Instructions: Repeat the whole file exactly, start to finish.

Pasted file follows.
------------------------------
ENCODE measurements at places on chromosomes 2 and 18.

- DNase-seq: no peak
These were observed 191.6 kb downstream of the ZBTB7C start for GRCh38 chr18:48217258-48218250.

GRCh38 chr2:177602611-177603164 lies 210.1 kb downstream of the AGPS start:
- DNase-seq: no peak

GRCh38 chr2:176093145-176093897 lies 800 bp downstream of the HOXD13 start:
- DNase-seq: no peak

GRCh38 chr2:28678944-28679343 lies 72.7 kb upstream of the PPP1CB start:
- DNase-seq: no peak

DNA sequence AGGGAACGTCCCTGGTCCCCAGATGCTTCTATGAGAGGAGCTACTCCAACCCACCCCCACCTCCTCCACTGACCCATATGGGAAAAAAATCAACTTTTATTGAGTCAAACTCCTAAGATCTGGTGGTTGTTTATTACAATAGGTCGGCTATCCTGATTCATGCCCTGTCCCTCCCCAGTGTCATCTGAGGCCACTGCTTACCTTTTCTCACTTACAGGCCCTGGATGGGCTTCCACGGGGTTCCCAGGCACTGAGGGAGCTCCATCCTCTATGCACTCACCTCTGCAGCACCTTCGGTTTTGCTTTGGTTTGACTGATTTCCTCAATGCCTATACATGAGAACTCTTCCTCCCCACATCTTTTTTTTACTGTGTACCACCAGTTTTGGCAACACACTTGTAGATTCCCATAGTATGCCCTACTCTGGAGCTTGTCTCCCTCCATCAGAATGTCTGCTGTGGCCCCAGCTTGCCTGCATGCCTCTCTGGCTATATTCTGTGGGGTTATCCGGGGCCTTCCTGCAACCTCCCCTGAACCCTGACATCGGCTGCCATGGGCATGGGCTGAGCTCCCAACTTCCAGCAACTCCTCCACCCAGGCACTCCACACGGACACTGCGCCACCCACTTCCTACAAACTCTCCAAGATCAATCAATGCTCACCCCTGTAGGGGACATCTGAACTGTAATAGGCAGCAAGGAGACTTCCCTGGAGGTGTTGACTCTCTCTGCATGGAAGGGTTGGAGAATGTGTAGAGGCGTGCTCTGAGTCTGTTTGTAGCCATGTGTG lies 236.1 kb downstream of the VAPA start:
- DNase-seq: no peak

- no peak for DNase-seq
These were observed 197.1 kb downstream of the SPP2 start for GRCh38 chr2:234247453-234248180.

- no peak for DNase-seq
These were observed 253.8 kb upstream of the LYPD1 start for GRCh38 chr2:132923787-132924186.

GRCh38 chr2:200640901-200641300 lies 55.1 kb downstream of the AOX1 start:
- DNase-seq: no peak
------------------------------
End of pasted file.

ENCODE measurements at places on chromosomes 2 and 18.

- DNase-seq: no peak
These were observed 191.6 kb downstream of the ZBTB7C start for GRCh38 chr18:48217258-48218250.

GRCh38 chr2:177602611-177603164 lies 210.1 kb downstream of the AGPS start:
- DNase-seq: no peak

GRCh38 chr2:176093145-176093897 lies 800 bp downstream of the HOXD13 start:
- DNase-seq: no peak

GRCh38 chr2:28678944-28679343 lies 72.7 kb upstream of the PPP1CB start:
- DNase-seq: no peak

DNA sequence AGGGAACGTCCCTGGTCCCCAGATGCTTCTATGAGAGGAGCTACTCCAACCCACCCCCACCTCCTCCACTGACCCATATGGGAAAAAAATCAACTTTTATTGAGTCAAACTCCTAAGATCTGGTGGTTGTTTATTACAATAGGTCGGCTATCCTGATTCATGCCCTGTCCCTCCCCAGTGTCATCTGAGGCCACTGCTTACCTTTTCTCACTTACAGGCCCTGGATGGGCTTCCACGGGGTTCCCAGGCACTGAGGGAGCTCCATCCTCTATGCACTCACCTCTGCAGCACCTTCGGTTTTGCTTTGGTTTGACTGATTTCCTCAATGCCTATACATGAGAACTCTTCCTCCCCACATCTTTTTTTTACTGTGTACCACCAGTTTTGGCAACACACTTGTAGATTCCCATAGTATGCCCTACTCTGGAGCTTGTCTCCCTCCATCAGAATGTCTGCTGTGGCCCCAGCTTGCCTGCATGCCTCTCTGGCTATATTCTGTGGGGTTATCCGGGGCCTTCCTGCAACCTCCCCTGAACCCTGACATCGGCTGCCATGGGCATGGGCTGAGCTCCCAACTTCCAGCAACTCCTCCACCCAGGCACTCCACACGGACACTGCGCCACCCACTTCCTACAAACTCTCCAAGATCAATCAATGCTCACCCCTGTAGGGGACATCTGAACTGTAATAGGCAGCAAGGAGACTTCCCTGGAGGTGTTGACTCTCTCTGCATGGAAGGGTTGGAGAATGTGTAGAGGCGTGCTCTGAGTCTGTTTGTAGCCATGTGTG lies 236.1 kb downstream of the VAPA start:
- DNase-seq: no peak

- no peak for DNase-seq
These were observed 197.1 kb downstream of the SPP2 start for GRCh38 chr2:234247453-234248180.

- no peak for DNase-seq
These were observed 253.8 kb upstream of the LYPD1 start for GRCh38 chr2:132923787-132924186.

GRCh38 chr2:200640901-200641300 lies 55.1 kb downstream of the AOX1 start:
- DNase-seq: no peak